This game is thanks to Andrea on the moreTPRS list. The game is called “strip bingo” so it will have your students’ full attention! To play this game, you have students tear off a “strip” of paper. Then they make 5 boxes on the paper and write down one word or phrase in each box. You can then read a story or a list of phrases that have those words in them out loud to the students. For each phrase, the students have to ALL call out what the phrase means in English (or you call them out in English and they have to say them in the target language). The students can only rip off a word or phrase from their strip of paper if it’s the last word on one end of their paper. The first person to have all of their words called and ripped off wins. No prep and the kids love it!

Source: Andrea, moreTPRS

Using Videos as Material for Stories

These videos can be used to provide material for a story. The best part about them is that there is little to no language in them, so teachers of any language can use them! Cynthia Hitz originally explained how she used the video “Alma” in a TPRS fashion, and Ruth suggested using the video “La Dama y la Muerte” in a similar way at Halloweeen. I am definitely going to check out these videos and see what I can come up with for my French classes! They have recently started complaining that we “do stories every day”. Maybe this will help us to change things up a bit.

Source: Cynthia Hitz, Teaching Spanish with Comprehensible Input and Ruth, mjTPRS comment

Two Truths and a Lie

I have used this activity in English with many of my classes as an introductory activity at the beginning of the year. Basically the students each say two things about themselves that are true, and one that is a lie, and the rest of the class has to guess which one is the lie.

I never thought of using it as a TPRS activity until I read about it on Martina Bex’s blog. Martina’s adaptation of this activity involves having students write two things that actually happened in the story and one thing that didn’t. Then students find a partner and share their three ‘facts’. The partner has to figure out which thing didn’t actually happen in the story. The partners then switch roles and the other partner shares their three ‘facts’. Then both students have to find new partners and do it all over again.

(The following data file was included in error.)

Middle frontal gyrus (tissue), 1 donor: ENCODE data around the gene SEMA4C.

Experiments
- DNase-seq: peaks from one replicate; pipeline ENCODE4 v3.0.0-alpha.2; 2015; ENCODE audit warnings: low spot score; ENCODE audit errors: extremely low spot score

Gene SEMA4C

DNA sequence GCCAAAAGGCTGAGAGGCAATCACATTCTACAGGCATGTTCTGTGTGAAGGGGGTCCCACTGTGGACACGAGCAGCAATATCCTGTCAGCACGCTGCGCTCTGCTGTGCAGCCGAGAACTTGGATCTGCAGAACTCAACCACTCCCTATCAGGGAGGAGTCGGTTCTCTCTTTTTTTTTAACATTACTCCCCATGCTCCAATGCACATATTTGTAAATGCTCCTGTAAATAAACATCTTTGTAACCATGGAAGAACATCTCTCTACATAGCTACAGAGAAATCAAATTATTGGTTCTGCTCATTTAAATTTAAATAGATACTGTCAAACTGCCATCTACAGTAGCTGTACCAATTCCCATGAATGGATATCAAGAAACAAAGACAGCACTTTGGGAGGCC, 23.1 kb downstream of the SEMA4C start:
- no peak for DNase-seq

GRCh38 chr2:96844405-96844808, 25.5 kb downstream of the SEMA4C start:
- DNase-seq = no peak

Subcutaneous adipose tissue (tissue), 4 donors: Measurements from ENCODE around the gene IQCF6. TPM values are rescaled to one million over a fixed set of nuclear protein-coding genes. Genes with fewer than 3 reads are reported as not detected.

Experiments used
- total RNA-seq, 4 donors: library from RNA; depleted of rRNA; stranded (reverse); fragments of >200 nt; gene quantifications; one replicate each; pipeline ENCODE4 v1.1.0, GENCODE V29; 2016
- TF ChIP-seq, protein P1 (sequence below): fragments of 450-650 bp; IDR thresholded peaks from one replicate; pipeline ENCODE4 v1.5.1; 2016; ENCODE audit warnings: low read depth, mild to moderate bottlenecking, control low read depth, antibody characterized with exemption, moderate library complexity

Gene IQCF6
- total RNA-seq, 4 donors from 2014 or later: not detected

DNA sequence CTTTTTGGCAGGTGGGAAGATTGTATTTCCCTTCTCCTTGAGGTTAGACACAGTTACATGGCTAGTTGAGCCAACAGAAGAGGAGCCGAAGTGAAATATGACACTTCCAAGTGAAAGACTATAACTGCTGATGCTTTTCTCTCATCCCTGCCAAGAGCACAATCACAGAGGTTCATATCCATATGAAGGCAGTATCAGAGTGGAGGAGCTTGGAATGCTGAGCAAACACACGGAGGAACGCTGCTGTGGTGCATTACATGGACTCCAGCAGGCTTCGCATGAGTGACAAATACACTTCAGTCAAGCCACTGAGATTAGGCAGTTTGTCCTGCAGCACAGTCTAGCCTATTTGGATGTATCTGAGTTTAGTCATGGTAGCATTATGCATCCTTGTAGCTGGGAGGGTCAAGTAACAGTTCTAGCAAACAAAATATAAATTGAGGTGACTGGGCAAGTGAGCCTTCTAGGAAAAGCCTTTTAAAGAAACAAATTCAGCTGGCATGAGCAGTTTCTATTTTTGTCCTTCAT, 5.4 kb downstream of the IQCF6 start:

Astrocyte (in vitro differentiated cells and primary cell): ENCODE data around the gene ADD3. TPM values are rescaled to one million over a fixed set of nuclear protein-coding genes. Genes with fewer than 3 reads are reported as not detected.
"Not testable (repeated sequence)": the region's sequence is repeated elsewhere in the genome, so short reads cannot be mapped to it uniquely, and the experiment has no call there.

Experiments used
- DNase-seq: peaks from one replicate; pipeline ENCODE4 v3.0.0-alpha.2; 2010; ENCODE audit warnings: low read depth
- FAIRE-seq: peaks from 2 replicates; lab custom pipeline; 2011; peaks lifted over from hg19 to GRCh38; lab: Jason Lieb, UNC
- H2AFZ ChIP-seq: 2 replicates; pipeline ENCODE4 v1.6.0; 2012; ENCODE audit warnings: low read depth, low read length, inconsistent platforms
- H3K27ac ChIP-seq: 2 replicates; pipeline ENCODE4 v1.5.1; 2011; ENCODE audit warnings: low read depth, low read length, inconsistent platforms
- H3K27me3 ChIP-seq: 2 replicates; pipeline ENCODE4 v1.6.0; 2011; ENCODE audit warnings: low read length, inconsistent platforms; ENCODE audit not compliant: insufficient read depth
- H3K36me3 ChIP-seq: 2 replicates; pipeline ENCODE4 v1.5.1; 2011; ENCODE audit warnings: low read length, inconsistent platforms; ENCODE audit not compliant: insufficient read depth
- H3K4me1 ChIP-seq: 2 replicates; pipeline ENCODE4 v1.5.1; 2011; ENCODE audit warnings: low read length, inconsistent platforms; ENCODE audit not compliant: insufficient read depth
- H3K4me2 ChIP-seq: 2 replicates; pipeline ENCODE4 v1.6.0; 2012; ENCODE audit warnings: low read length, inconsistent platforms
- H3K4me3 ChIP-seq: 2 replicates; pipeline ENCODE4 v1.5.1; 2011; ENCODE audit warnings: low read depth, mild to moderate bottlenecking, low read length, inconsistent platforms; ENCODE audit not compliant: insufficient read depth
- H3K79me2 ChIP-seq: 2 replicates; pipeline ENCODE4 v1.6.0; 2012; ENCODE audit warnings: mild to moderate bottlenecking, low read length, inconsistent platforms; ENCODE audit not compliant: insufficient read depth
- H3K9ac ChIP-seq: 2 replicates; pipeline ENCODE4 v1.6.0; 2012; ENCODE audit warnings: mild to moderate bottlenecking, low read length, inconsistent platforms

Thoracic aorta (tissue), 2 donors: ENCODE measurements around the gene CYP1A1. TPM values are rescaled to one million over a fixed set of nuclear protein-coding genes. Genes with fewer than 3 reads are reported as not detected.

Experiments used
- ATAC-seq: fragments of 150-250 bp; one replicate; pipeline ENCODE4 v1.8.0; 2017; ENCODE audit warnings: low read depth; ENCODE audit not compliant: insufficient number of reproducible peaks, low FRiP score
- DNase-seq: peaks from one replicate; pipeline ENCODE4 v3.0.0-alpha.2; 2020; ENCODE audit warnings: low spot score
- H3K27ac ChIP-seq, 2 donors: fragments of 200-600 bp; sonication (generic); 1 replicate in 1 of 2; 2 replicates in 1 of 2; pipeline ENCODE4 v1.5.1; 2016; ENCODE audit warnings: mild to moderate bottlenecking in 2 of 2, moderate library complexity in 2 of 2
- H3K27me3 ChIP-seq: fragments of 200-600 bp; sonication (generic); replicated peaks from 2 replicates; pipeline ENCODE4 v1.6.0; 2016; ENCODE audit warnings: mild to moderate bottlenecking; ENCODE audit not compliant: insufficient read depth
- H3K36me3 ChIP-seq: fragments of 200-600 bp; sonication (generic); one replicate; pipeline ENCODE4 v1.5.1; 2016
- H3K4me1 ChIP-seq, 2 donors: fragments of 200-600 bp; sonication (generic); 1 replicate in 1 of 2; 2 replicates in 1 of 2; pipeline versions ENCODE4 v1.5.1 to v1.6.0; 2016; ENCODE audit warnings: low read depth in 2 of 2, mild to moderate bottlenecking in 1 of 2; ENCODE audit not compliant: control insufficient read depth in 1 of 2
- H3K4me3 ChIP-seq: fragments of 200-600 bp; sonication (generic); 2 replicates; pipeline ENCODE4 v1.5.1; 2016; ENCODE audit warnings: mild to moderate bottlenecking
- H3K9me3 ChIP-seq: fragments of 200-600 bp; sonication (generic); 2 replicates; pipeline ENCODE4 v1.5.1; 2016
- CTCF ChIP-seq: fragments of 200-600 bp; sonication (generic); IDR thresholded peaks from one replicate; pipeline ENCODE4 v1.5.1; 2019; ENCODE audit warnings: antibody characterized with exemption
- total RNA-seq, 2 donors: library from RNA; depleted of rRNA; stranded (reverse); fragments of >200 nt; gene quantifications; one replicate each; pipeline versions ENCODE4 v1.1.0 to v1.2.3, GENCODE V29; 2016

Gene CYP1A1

Source: Martina Bex, Driven by Data

Stop and Write

This is a way to help with classroom management as well as improve your students’ writing skills. Start telling a story as usual, except as soon as you add a detail, tell the students to write down a sentence. You can write the words on the board, but not in sentence format. That way, they have to build the sentence themselves. Circle the sentence with the detail until everyone has it, then add another detail. Have students stop and write down another sentence. Keep doing this until the students have 5 sentences written down. Then get them to write the numbers 1-5 down for the quiz. The quiz questions can be yes/no, either/or, or an information question with an interrogative word. They use the sentences they wrote down to help them answer the questions. This motivates students to pay attention because they have to pay attention to write down the sentences, but once they have done that it is a very easy quiz.

Source: Jeff Forney, moreTPRS